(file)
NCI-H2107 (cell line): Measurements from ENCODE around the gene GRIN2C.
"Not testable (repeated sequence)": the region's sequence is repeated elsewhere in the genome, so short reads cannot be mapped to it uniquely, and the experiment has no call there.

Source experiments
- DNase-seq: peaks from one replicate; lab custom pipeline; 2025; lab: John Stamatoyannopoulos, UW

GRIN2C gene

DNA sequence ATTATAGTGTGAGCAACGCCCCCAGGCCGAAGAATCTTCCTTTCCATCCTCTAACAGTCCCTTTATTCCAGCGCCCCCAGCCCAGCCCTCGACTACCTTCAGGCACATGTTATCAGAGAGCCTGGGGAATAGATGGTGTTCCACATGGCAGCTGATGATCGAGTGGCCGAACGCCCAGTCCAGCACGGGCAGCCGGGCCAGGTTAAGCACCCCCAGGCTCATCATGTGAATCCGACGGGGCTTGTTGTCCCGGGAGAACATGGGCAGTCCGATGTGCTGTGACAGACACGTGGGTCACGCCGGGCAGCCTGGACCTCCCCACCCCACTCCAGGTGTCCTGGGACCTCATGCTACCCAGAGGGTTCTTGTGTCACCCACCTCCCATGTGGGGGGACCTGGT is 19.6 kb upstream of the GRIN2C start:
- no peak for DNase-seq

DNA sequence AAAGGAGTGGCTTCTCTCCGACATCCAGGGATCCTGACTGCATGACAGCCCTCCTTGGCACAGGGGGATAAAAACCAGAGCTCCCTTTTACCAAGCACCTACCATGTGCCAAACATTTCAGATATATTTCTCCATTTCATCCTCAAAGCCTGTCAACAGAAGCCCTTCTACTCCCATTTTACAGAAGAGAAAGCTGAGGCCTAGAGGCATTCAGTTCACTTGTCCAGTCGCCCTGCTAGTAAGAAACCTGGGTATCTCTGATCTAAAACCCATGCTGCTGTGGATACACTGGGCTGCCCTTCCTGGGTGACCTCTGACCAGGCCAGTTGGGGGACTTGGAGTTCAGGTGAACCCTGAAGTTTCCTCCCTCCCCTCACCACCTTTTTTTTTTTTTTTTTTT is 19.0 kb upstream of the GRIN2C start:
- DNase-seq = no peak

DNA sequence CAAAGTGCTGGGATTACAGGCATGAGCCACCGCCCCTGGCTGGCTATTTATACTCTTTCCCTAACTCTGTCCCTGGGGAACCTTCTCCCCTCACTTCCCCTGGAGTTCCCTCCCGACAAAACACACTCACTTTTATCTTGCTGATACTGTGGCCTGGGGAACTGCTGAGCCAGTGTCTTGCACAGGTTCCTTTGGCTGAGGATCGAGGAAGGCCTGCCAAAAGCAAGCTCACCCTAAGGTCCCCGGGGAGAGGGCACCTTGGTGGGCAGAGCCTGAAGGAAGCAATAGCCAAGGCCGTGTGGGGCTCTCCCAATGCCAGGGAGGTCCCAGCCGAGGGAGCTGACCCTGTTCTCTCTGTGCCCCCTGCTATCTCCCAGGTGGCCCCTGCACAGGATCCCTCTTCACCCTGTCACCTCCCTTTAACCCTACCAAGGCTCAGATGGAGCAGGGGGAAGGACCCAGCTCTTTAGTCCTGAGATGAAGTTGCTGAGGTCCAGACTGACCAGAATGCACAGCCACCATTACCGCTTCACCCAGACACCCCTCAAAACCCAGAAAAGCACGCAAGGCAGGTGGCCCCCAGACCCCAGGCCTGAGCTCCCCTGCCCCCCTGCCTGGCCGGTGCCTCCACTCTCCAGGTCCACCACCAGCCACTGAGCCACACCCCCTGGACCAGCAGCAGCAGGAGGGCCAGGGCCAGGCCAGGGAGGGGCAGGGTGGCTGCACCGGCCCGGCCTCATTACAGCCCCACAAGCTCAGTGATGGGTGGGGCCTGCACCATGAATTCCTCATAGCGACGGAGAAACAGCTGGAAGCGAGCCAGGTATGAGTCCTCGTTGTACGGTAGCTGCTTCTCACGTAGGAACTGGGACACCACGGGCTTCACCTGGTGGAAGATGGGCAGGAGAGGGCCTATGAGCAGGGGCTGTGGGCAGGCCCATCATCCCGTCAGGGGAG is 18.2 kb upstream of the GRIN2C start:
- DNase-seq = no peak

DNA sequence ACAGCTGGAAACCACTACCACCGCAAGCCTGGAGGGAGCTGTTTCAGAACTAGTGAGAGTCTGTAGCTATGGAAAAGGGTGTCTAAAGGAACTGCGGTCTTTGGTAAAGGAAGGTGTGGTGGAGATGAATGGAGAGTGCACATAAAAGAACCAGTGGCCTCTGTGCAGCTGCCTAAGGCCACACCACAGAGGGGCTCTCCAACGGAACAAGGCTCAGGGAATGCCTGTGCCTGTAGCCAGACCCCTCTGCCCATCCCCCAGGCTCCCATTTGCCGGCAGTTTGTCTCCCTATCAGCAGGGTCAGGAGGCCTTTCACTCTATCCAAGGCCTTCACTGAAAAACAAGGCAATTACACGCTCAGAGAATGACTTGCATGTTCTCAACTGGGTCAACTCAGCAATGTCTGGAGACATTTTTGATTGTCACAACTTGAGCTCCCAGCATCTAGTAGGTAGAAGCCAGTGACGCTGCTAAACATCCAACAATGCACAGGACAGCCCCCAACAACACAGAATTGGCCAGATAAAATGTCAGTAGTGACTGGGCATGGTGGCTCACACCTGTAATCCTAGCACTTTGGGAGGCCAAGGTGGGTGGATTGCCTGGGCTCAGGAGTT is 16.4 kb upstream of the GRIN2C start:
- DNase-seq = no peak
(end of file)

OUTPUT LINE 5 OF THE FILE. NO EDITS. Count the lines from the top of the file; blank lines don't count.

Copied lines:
GRIN2C gene